Rights Tracker

Rights Tracker Rights Tracker

Main Functions

The Rights Tracker is a friendly, accessible data visualisation site displaying human rights scores for nearly every country in the world. Users can see how well each country is respecting human rights, as defined in international law, and which groups of people are particularly at risk of rights violations. Data on the Rights Tracker is produced using the Human Rights Measurement Initiative (HRMI)'s co-designed, peer-reviewed methodologies. Full details of the methodologies are available on the Rights Tracker.

For each country, the Rights Tracker shows through interactive graphs both the current scores and trends over time, starting up to 20 years ago for some rights. Eventually, it will measure all rights in international law. So far, there are scores on the Rights Tracker for:

Five economic and social rights themes, including the rights to:

  • Education
  • Food
  • Health
  • Housing
  • Work.

Nine civil and political rights themes, including the rights to:

  • Freedom from arbitrary arrest and detention
  • Freedom from forced disappearance
  • Freedom from death penalty
  • Freedom from extrajudicial execution
  • Freedom from torture and ill-treatment
  • Freedom of assembly and association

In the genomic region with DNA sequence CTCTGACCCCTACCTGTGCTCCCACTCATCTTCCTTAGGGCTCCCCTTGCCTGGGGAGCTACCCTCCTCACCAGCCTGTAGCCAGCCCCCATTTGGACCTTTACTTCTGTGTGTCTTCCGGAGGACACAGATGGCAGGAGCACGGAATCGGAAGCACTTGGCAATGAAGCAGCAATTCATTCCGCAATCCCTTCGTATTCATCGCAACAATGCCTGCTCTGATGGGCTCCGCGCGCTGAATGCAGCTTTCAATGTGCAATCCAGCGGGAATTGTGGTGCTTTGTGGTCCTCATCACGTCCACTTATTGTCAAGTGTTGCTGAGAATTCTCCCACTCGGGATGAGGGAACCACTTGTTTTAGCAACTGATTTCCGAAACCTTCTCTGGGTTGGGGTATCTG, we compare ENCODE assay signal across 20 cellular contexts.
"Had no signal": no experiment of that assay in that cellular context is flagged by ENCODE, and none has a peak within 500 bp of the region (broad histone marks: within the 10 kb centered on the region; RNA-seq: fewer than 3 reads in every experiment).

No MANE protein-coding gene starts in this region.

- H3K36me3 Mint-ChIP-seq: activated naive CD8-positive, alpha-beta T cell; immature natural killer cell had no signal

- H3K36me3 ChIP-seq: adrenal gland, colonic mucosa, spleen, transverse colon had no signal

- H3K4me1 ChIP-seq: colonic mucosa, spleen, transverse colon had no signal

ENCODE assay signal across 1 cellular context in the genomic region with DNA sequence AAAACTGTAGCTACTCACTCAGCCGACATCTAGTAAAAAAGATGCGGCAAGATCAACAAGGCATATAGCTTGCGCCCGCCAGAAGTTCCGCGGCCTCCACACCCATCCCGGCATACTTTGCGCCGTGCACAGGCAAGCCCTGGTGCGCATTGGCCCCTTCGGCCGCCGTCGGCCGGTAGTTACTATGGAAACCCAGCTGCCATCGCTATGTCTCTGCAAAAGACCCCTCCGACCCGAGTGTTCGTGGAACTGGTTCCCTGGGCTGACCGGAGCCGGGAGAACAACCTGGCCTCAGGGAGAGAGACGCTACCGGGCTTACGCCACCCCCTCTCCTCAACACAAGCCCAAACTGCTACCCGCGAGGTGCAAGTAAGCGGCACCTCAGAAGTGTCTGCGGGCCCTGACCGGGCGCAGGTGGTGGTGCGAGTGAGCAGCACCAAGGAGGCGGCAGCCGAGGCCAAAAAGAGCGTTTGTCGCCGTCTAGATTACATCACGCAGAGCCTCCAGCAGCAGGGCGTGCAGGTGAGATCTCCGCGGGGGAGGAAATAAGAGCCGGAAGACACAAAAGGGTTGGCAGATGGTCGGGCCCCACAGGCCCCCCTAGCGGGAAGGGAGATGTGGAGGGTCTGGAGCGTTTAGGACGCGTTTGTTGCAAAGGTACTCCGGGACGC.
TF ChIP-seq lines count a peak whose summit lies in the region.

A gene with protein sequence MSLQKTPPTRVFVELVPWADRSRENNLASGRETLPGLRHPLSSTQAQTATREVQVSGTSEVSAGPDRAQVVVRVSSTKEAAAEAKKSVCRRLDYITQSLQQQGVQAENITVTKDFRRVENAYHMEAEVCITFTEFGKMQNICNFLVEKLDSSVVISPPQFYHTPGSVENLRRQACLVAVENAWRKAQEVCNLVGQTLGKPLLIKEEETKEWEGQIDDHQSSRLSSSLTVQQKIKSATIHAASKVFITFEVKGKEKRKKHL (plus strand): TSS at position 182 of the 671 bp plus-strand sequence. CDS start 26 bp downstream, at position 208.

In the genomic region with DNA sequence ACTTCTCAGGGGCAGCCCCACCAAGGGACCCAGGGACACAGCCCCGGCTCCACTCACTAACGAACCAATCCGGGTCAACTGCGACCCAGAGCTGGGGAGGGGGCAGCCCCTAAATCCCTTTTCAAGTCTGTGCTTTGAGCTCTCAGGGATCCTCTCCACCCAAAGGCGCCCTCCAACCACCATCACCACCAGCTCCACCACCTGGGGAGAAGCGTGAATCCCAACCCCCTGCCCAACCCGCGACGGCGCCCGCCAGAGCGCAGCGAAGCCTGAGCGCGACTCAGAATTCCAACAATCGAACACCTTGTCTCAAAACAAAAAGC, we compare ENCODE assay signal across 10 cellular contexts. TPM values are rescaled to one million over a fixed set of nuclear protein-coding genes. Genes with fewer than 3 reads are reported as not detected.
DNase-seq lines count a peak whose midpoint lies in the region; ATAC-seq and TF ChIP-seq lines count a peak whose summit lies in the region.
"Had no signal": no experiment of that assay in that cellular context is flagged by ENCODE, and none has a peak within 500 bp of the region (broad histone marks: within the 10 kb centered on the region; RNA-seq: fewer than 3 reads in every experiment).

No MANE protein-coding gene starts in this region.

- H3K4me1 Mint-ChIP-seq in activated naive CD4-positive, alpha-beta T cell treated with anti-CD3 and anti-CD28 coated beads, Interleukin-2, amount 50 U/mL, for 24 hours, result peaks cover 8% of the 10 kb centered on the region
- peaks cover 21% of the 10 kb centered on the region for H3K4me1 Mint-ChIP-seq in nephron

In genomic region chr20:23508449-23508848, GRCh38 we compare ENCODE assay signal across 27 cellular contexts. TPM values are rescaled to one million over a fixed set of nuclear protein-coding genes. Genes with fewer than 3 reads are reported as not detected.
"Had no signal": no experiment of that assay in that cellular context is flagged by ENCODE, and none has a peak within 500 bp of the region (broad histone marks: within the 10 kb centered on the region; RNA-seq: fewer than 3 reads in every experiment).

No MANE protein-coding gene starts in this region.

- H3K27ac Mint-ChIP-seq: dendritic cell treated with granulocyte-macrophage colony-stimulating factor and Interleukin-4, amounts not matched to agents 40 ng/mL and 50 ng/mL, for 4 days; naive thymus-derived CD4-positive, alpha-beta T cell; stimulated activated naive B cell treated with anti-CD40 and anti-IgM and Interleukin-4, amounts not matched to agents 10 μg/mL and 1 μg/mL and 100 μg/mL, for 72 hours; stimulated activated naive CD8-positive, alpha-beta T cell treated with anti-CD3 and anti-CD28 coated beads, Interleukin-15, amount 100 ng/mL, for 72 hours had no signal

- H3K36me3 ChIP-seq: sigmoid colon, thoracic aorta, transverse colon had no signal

• Freedom of opinion and expression
  • Freedom of participation in government
  • Freedom of religion and belief.

Five human rights themes of particular relevance to Pacific countries and territories, including:

  • The impact of the climate crisis on human rights
  • Indigenous sovereignty
  • Indigenous land rights
  • Cultural rights
  • Community violence against vulnerable groups.

Users can search the Rights Tracker by country, right, or group of people, as well as by scores and other data – with narrative sentences explaining them and putting them into context. The full dataset can be downloaded. Users can also download a PDF containing the top-line scores and summaries for a country.


The Human Rights Measurement Initiative (HRMI)


Anyone can access the Rights Tracker, and all content is available for use under a Creative Commons license. Current users of the Rights Tracker include:

  • The general public
  • Civil society
  • United Nations Treaty Bodies and Special Procedures
  • Multilateral organisations
  • Journalists
  • Governments
  • Diplomats
  • Researchers
  • Students
  • Lawyers
  • National Human Rights Institutions
  • Philanthropists
  • Private sector.

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